The Romanist divines lay great stress on the early mention of the use of the sign of the cross and of emblematical figures. But, how far either of these are from resemblance to the later use of images, it is impossible that any one can be unmindful. Symbols of the faith were unquestionably very early adopted, perhaps from the very first; and have been retained, not only in the Anglican, but in the Lutheran and other reformed communions.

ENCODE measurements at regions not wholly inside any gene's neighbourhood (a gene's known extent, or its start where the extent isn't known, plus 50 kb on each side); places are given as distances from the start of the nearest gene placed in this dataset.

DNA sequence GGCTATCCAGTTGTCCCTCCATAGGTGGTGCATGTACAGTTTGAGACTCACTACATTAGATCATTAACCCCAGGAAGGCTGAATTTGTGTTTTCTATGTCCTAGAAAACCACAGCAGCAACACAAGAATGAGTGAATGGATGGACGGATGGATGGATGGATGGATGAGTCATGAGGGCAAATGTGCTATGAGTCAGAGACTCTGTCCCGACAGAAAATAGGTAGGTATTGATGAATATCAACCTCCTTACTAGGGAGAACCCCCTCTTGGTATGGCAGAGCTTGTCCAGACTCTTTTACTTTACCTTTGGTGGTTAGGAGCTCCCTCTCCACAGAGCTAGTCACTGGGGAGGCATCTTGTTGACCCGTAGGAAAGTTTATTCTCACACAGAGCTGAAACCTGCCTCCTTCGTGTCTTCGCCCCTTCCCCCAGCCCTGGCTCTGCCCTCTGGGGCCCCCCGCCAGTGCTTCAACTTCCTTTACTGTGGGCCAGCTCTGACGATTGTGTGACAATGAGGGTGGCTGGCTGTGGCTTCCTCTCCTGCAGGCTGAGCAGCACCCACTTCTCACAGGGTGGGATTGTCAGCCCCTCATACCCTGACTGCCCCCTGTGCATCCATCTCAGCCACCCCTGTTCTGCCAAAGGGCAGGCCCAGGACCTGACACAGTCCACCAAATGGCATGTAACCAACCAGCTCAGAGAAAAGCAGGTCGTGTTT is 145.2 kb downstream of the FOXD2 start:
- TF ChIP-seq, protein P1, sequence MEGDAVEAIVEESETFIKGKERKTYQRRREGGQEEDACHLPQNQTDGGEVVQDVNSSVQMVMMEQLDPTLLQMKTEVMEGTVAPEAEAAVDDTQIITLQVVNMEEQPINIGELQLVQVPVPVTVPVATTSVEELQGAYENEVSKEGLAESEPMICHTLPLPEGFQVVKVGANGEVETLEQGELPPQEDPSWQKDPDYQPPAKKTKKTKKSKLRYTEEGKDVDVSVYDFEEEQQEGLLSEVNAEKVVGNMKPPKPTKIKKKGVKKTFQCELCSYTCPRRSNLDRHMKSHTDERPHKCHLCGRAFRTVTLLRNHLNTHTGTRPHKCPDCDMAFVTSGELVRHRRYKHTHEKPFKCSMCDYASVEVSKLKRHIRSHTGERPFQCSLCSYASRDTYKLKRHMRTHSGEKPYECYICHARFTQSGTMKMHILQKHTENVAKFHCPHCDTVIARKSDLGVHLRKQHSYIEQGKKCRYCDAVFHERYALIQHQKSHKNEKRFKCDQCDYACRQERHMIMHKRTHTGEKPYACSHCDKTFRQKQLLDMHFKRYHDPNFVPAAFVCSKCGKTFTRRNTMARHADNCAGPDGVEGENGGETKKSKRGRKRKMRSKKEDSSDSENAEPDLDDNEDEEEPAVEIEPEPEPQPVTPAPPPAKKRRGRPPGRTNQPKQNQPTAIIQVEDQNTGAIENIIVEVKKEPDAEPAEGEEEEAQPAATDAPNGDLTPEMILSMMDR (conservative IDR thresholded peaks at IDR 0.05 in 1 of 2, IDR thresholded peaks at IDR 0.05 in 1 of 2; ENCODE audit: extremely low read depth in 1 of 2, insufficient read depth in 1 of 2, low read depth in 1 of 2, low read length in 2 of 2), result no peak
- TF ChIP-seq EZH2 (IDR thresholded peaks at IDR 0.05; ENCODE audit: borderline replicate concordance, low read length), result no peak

Tertullian speaks of the symbol, on a chalice, of the Good Shepherd carrying the lost sheep on his shoulders.[72] This was not even a figure of our Saviour, but merely an emblem of Him; and this is the only instance ever mentioned by writers of the first three centuries. The sign of the cross, we learn from the same father, was constantly made by the first Christians on their foreheads, at their going out and coming in, at meals, at bathing, at lying down and rising up; and all this, he says, had been handed down by ancient custom and tradition.[73] But though they thus used the sign of the Cross, to remind them of Him who was crucified, it was not to worship it. “We neither worship crosses, nor wish for them,” says Minucius Felix;[74] for the heathens had charged upon Christians that they paid respect to that instrument of punishment which they deserved.[75] But the cross was esteemed emblematical of the doctrine of the Cross, and a badge to distinguish Christian from heathen men. If ever the early Christians were likely to have worshipped the cross, it was when the Empress Helena, mother to Constantine the Great, found, or thought she found the true cross on which our Lord was crucified. But how little was this the case, we learn from the words of St. Ambrose. He tells us that Helena found the nails with which our Lord was crucified, and placed one in the crown worn by Constantine. “Wise Helena,” he says,” who exalted the cross on the head of kings, that Christ’s cross might be adored in kings.”[76] But then he remarks that Helena worshipped that great King who was crucified, “not the wood on which He was crucified; that would be a heathenish error, a vanity of impious men; but she worshipped Him who hung upon the cross.”[77] In vain therefore is the ancient use of the cross, or even the respect paid to the figure of it, alleged as a proof of the antiquity of image-worship. Indeed, it has not been the cross, but the Crucifix, the figure of the crucified Saviour, which has tempted to an idolatrous worship of it.